Sandy Hook victim Benjamin Wheeler’s name will live on forever next to the No. 7 train he loved to ride and the Sunnyside street where the world got its first look at him.
Ben, 6, originally from Sunnyside, was one of the 20 children who were killed in the gunfire at Sandy Hook Elementary School in Newtown, Connecticut in December 2012. On September 7, he was honored and celebrated during a ceremony to co-name the intersection of 41st Street and Queens Boulevard “Benjamin Wheeler Place.” Ben’s older brother, Nate, unveiled the sign.
“It’s really special that we rename this street ‘Benjamin Wheeler Place’ and the No. 7 train will go back and forth, back and forth and it will be a very beautiful thing,” said Councilmember Jimmy Van Bramer. “They moved to Connecticut but the love they left behind still is so incredibly strong in the community.”
Family, friends and local officials gathered wearing green, Ben’s favorite color, at the corner of 41st Street, where he lived with his parents and brother. His parents, Francine and David, lived in Sunnyside until Ben was seven months old when they decided to move to Newtown.
“We are so incredibly grateful for the chance to thank our former Sunnyside neighbors whom we are very, very lucky enough to still call friends for their love and for their support in the months immediately following last December,” said David. “You quite literally have kept us standing.”
In honor of Ben’s love for The Beatles, Congressmember Joseph Crowley sang “Here Comes the Sun” to the family.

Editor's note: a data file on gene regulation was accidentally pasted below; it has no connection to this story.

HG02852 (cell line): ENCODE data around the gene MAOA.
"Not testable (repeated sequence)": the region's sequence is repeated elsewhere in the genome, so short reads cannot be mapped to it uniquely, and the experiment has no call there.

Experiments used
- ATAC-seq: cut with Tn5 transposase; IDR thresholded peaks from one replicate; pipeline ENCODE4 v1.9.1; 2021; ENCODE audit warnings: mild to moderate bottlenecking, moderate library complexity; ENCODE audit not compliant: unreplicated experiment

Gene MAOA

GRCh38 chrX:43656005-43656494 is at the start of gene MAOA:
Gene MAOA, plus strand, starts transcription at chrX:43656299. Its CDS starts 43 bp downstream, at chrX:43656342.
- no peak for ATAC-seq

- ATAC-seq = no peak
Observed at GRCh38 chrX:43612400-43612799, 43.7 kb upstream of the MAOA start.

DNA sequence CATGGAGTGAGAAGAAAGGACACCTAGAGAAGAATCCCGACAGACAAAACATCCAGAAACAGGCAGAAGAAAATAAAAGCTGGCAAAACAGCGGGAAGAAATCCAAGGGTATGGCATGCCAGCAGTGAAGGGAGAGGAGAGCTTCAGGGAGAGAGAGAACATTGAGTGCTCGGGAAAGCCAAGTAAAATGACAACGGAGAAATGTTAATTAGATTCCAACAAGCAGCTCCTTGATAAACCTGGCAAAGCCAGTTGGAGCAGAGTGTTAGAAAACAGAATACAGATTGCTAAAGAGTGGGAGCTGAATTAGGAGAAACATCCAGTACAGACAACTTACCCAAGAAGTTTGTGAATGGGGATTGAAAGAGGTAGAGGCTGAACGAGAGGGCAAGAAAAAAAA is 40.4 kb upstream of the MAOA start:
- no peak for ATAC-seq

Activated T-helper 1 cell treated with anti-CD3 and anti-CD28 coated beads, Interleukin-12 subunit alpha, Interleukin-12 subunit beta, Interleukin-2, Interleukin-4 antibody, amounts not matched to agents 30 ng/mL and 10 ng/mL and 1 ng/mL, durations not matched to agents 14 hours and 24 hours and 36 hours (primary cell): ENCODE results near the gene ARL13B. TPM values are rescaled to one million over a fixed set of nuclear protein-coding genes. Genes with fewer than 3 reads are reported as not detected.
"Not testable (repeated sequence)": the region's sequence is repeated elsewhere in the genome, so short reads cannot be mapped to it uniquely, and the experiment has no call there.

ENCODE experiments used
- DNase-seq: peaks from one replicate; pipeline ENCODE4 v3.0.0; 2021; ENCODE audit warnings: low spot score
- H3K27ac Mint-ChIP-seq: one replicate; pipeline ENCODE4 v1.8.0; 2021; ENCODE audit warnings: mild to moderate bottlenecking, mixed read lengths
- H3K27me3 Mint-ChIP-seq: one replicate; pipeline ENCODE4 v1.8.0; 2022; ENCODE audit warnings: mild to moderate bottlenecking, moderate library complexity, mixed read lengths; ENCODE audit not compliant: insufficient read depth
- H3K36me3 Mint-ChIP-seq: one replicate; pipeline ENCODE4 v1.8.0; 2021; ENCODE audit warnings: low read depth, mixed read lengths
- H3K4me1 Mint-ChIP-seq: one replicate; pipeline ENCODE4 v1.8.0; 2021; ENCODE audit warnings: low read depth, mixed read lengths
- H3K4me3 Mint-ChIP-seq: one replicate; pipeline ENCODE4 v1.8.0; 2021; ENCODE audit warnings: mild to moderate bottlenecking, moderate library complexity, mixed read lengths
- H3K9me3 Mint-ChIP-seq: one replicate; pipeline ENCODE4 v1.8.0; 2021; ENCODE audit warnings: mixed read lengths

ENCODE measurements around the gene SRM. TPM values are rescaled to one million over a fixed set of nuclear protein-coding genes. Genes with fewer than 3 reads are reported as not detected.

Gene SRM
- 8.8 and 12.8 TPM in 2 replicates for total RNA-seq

“Nothing more fitting that we can do [today], than honor Benjamin and the entire Wheeler family by naming the street on which he spent his first day and first months, so that we will always remember the valuable contribution that they have made and their love for Sunnyside,” said State Senator Michael Gianaris.
Francine was one of the founding member of Sunnymoms, a collective of local parents who share recipes, baby sitter recommendations and parenting tips. In February, Sunnymoms organized a fundraiser and concert for the Wheeler family to honor Ben’s memory and raise money for the family.
“Ben was six, he had just learned how to tie his shoes, that was his major accomplishment but frankly he hadn’t really perfected that either,” said David. “The sign will show us where we can eventually go as people. It is up to us to make our schools, our malls, our offices, our parks, our street corners safer for children everywhere.”